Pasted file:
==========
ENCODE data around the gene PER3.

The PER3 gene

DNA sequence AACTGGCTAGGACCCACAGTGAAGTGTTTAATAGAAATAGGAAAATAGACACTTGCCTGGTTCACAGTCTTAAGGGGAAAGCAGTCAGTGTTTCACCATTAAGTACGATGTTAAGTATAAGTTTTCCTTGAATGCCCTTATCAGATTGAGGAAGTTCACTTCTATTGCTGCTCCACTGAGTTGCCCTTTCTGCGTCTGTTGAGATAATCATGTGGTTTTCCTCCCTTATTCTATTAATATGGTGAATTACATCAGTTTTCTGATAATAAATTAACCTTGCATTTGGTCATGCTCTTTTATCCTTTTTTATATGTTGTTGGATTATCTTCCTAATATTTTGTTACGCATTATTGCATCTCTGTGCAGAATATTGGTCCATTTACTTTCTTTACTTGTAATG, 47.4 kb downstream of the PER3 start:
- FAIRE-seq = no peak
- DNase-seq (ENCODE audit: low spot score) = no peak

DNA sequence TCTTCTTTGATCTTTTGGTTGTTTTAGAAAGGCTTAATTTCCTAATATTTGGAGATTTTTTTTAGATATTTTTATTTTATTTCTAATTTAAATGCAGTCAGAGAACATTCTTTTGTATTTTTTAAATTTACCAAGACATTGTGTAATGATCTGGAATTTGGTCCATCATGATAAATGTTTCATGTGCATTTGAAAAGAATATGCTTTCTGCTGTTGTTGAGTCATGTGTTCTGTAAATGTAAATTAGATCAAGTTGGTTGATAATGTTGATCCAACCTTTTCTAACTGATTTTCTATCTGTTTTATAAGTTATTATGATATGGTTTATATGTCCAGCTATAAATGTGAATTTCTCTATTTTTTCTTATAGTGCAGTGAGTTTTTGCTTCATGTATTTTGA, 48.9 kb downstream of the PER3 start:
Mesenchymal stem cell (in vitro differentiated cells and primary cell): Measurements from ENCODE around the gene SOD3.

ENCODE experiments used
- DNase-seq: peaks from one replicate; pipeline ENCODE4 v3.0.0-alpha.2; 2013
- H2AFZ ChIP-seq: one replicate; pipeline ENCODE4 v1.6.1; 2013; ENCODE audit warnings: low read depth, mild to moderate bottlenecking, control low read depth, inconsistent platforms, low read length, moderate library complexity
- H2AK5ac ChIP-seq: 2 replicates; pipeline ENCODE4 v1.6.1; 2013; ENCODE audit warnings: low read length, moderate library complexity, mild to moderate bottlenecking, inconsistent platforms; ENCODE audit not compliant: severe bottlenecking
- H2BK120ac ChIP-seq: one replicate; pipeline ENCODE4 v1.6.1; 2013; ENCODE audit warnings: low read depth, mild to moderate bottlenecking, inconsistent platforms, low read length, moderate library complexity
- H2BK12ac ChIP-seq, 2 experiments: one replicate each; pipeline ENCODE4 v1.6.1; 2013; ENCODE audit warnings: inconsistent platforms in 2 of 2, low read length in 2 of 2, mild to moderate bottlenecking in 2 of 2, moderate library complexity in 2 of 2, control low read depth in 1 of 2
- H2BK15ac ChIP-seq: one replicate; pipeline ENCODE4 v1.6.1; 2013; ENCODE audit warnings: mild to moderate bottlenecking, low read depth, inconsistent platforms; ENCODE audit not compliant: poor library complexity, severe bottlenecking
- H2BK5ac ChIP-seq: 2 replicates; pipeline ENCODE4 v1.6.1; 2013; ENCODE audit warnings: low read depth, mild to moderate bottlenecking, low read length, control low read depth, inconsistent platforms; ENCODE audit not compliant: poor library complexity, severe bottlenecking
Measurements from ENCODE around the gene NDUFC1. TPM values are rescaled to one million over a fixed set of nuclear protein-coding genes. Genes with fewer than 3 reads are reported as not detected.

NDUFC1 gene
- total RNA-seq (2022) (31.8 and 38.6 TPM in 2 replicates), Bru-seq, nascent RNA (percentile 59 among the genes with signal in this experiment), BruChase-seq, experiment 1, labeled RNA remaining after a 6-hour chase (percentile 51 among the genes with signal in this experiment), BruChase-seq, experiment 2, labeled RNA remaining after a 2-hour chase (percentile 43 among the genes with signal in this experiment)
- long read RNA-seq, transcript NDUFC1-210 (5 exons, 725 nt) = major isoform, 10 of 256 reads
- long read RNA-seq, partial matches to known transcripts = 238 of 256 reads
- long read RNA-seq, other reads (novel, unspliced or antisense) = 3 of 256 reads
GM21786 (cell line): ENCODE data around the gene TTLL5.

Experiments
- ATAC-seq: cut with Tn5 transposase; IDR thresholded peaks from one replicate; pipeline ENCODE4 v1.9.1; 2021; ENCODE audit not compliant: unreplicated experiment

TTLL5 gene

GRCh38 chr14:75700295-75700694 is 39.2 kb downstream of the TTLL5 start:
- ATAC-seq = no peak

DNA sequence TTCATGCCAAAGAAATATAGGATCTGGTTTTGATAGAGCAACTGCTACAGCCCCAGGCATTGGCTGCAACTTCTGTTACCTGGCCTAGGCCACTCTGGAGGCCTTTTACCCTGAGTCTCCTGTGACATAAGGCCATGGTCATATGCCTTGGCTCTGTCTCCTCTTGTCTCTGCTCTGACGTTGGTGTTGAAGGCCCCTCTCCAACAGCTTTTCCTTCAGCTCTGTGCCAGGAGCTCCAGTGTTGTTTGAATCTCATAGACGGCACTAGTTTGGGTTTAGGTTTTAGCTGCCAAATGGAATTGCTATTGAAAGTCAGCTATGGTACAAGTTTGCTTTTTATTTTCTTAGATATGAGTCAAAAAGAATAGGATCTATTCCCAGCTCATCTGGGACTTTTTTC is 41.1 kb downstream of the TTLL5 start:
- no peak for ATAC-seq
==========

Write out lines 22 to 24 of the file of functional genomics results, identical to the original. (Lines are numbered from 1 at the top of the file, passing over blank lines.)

GM21786 (cell line): ENCODE data around the gene TTLL5.

Experiments
- ATAC-seq: cut with Tn5 transposase; IDR thresholded peaks from one replicate; pipeline ENCODE4 v1.9.1; 2021; ENCODE audit not compliant: unreplicated experiment